Ian McDowell
8   Posted 24/09/2011 at 23:33:15

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One thing that might help would be a neutral referee. Today's game was a shockingly biased one-sided performance; until mangers take the hit and come out and say it's blatant cheating, nothing will be done. Howard Webb ? you cunt.
Erik Dols
9   Posted 24/09/2011 at 23:36:45

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If you think the problem is financial inequality then you should change the rules in that area. For example, a wage cap or a budget cap where no-one can spend more than say 2 times the amount the lowest spending team does. If the problem is financial and you want rules to do something about it, make financial rules then!

I like the idea of bringing down the number of subs but that's out of nostalgia and not because I feel it will bring more equality into play.
Jason Heng
10   Posted 25/09/2011 at 00:18:56

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#1 Nick , that's clever, blame the Asians.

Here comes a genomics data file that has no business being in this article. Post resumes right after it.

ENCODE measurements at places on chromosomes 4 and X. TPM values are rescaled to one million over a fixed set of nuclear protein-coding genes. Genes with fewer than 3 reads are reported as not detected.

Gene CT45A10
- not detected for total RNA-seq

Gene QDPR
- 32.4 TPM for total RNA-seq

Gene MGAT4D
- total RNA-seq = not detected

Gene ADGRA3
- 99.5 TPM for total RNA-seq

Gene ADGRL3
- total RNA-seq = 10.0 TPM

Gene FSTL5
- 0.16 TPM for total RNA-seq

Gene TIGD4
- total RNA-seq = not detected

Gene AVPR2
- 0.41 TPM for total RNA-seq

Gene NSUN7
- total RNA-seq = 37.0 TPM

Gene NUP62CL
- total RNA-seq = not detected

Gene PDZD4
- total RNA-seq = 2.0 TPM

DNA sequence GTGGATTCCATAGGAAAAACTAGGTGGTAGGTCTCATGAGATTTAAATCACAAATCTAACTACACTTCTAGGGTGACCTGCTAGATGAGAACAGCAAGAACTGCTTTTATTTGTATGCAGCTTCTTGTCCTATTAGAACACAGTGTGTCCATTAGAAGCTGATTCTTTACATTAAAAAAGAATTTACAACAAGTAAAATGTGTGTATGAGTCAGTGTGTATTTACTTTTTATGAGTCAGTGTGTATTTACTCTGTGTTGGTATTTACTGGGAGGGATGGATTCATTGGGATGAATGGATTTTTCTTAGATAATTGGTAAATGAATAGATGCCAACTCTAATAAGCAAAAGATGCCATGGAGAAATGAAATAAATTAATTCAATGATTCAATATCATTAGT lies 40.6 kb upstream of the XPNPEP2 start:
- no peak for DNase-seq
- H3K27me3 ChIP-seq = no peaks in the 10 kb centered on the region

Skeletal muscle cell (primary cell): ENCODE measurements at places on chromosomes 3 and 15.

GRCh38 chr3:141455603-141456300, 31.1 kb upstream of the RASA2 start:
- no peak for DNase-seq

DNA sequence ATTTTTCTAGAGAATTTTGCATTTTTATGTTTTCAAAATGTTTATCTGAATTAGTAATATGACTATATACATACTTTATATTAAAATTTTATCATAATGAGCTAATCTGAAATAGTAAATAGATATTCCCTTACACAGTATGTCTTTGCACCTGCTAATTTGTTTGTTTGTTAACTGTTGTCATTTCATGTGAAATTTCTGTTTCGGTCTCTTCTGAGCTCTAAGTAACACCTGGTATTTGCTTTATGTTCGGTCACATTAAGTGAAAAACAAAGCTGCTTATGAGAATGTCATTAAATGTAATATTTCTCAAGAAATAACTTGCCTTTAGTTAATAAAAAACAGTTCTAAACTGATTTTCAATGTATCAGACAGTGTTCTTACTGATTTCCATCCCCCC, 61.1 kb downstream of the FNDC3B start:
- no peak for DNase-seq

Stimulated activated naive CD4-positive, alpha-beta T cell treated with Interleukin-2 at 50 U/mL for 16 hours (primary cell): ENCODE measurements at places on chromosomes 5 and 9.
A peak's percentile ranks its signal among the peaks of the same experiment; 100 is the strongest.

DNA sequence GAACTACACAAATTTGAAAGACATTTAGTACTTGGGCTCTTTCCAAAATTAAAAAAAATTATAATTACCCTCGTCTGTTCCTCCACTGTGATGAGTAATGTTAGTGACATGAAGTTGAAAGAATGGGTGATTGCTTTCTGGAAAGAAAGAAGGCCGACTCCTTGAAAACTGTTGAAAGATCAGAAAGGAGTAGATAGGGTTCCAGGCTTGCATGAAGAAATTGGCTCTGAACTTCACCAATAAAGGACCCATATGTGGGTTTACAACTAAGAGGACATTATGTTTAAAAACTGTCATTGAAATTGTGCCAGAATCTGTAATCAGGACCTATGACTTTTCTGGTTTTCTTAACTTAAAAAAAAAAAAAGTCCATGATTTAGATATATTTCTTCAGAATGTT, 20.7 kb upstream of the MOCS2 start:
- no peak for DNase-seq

The EPL runs along the lines of business in the global free market. If a club has the financial muscle, it uses it to dominate. If it doesn't, it uses creative means to narrow the disadvantage etc etc.

If we want fairness across the clubs, it is better for the league to run in the framework of the NBA - total wage bills are capped, players are exchanged and rookies are drafted with the weakest teams given right to choose first.
Nick Entwistle
11   Posted 25/09/2011 at 00:47:21

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They bought in rules Eric, only City are circumnavigating them by signing a £400m sponsorship deal.
Eric Myles
12   Posted 25/09/2011 at 01:59:27